Friday, 15 August 2014

Life with friends is hard...a life without friends is tragic

Friendships can be difficult, for some our our children with special needs it can seem almost impossible.  Our children with special needs have unique barriers that make building friendships extremely hard.  As a parent it is our job to teach our children how to interact with others and having meaningful relationships.  It is also important for us to understand what we think a friendship.relationship should look like may not be the same as what our children need.

A few of my children have a very difficult time with relationships so we need to step in and assist them in learning these skills.

In order to make friends you need to be around people.  This can be a challenge if the majority of your child's time is spent at medical and therapy appointments.  It takes added effort ensuring your child has the time and opportunity to make friends.

Your child needs to be able to communicate with people to make friends.  Depending on your child's challenges this can be difficult, we have children with severe speech challenges so it has been important to give them the skills to communicate.  Our children use augmentative communication as a form of communicating but they need to feel confident with this method to communicate with peers.  Other children in our family have autism so role playing has been helpful in building communication skills.

The social skills of your child should be comparable to their potential friends.  Many children with special needs also have challenges with their social skills so it is important to work on these skills to broaden their friend pool.  We have used the Michelle Garcia, Social Thinking program to help teach our children these skills and have had them participate in social skills groups.  Being involved in activities and social situations also builds up these skills.

Your child's interests and physical abilities should be similar to their friends.  The 10 year old's in our neighborhood spend a lot of time outside riding bicycles and climbing trees, our daughter does not have the ability or strength for this which leaves her out.  Our 19 year old stills enjoys playing with dolls and the majority of her peers are going to college or out working.  When the interests and abilities are limited it may mean pushing the child and/or finding others with similar limitations. We had the children join some activities that helped match the abilities - for example our younger daughter joined a first aid group where they were all learning new skills and our older daughter joined Special Olympics which put them both in situations to meet potential friends.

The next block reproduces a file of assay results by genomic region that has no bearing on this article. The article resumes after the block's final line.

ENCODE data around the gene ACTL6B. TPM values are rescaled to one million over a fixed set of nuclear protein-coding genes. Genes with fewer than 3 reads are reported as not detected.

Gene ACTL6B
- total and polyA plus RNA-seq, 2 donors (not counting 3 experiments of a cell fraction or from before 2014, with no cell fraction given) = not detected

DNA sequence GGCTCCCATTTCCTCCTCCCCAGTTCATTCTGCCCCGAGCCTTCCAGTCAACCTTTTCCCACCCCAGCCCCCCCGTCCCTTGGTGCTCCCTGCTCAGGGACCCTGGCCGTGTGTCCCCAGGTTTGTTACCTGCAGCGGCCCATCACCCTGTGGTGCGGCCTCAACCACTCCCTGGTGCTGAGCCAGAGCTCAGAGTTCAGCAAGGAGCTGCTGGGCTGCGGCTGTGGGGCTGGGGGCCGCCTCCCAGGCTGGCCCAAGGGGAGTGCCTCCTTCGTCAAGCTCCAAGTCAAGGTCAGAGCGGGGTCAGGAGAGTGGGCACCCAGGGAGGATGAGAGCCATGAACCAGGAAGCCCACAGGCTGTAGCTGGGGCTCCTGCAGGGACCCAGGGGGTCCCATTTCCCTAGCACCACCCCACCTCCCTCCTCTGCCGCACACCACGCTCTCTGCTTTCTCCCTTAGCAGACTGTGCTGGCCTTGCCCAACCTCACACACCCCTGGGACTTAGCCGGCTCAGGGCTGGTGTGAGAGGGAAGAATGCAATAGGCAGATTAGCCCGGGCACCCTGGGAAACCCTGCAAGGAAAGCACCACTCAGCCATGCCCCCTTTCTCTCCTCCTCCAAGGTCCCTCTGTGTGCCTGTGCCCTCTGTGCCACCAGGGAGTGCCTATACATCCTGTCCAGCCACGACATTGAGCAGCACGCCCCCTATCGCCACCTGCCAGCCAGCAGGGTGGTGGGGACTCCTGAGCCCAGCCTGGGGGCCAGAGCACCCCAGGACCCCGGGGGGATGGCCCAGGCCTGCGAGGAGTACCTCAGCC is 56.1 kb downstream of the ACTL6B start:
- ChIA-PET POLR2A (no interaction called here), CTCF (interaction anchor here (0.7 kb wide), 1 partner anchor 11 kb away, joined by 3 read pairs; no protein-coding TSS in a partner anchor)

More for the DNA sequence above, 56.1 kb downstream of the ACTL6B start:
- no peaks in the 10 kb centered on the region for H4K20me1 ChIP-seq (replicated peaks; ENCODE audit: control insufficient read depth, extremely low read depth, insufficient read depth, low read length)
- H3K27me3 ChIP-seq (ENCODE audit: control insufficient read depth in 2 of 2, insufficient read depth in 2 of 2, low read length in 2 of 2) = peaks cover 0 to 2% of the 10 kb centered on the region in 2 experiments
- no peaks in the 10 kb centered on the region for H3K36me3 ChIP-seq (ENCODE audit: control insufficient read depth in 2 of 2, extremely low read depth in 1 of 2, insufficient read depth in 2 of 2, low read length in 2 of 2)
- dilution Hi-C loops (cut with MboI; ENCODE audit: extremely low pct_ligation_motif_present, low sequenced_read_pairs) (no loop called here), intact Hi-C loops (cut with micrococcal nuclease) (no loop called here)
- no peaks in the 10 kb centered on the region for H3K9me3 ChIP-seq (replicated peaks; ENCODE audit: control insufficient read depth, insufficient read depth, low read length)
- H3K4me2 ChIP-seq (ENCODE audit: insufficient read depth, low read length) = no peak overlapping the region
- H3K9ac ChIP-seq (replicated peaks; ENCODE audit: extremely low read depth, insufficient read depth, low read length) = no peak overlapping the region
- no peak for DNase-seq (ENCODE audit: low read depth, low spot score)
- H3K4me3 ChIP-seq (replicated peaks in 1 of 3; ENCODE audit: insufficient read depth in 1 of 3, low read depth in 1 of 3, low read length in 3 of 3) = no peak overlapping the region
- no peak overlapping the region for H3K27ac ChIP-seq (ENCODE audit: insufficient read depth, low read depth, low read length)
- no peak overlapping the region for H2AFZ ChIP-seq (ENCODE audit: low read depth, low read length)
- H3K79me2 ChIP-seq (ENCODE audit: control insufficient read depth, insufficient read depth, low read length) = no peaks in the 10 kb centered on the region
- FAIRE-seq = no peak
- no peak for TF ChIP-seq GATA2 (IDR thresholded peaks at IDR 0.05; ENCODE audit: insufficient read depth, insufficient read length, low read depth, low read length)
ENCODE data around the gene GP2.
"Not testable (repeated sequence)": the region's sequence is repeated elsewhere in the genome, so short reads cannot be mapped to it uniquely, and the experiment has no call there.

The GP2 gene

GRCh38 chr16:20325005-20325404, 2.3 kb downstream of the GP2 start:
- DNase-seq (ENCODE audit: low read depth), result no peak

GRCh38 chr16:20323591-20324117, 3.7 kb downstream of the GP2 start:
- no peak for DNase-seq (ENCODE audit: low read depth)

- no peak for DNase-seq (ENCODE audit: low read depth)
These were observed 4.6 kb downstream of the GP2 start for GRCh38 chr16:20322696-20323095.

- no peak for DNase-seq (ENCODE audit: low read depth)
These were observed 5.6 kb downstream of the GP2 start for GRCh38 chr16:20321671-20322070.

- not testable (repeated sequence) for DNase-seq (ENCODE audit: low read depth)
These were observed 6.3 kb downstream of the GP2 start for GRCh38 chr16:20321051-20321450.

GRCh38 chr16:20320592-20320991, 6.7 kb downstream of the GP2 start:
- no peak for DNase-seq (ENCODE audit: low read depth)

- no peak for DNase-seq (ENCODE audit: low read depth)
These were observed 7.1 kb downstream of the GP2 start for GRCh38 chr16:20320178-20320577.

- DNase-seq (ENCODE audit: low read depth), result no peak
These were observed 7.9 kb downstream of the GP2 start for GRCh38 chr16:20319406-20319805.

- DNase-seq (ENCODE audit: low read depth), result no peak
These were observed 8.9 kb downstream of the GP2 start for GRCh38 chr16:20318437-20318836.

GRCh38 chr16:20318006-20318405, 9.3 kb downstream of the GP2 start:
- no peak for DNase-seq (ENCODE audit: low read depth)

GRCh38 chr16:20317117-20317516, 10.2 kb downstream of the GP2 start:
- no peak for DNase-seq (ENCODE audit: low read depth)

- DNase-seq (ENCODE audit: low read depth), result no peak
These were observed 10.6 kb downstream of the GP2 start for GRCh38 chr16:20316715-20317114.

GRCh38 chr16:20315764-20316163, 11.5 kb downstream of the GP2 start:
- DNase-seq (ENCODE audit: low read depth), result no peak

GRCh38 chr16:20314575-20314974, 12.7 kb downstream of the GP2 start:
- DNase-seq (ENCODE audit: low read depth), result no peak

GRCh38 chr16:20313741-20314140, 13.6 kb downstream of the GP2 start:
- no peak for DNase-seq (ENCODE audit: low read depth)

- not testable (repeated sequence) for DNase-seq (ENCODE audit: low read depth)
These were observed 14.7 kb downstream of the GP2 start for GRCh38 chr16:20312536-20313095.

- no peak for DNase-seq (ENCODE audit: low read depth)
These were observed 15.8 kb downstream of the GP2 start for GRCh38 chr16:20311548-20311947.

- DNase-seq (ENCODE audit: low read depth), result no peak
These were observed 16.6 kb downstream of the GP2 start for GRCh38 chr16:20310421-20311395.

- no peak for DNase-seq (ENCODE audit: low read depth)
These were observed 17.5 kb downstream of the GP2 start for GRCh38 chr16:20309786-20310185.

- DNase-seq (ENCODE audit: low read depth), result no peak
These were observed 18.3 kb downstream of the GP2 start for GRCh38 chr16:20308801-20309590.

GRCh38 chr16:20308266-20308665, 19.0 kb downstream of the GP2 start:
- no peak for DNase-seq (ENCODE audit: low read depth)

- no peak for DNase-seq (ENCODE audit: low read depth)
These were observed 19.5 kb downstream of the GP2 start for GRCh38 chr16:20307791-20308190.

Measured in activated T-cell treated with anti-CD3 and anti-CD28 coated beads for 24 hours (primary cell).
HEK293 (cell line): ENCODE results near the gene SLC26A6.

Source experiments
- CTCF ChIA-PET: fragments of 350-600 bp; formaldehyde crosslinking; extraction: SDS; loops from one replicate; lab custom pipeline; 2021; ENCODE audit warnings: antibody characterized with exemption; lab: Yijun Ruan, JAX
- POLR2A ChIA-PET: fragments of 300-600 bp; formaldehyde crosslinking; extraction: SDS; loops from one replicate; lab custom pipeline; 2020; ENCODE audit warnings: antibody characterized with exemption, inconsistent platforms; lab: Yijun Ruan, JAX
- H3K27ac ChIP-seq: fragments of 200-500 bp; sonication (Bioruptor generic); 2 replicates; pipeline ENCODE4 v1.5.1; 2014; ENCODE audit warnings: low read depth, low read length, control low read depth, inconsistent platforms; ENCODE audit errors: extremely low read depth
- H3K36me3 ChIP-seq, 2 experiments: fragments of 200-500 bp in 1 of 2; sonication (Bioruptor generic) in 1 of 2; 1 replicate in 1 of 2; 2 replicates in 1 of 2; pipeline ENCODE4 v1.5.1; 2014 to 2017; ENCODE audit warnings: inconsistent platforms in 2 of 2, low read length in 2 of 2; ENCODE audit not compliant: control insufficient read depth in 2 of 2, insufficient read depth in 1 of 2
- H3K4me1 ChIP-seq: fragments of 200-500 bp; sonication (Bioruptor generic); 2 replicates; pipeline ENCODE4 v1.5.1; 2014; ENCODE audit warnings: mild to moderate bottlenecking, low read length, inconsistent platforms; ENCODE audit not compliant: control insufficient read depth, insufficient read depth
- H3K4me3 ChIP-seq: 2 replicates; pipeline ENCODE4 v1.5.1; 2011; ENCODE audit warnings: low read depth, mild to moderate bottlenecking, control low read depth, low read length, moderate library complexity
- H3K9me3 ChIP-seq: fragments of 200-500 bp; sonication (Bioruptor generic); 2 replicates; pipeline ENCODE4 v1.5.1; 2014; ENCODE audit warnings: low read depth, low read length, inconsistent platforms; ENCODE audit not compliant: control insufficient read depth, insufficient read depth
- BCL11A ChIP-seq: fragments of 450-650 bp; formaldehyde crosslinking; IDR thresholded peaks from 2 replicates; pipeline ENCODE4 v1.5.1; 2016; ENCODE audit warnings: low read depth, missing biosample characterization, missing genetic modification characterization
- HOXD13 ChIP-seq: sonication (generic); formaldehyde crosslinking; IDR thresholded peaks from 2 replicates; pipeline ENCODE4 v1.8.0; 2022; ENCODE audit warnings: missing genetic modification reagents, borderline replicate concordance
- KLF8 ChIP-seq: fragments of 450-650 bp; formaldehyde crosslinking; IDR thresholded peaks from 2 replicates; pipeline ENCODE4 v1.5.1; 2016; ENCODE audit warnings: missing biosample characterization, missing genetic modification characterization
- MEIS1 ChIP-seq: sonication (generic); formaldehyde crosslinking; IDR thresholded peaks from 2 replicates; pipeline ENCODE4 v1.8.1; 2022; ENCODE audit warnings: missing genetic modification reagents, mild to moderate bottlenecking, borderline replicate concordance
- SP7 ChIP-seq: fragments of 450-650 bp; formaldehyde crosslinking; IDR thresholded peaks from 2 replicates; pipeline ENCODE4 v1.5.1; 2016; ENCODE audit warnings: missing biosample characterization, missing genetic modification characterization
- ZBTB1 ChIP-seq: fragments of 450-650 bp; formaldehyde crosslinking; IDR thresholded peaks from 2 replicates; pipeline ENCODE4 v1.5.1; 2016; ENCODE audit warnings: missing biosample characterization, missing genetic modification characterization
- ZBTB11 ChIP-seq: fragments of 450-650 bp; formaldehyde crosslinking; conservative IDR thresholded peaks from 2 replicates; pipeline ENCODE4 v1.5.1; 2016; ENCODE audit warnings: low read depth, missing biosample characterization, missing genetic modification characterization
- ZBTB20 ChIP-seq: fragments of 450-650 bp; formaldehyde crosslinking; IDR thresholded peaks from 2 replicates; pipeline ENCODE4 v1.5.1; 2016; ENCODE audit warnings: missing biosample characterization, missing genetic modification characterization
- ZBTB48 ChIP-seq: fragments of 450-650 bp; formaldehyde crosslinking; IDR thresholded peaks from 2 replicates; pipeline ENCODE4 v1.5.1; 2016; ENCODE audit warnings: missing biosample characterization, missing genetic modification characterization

The skills of being and making friends are just as important as walking, dressing and personal care so take the time to support your child in learning this valuable skill.


  1. It one of my big worries for my youngest son. His defensive and often angry approach to new people or even his acting over confident can all be very off putting for his peers. Whilst he has some friends I'm afraid that the gap between his social behaviour and that of his peers is growing. We have accessed a charity that put on holiday activities, where other children have learning difficulties and he does seem to cope well in this environment. Thank you for sharing your story and some good advice on #WASO

  2. This is so true! One of my kiddos has trouble making friends sometimes. I appreciate this post :)

  3. Friendship is so important to all kids. You've done a good job of finding activities where your kids can participate and make friends. Thanks for adding this to's Tuesday link up.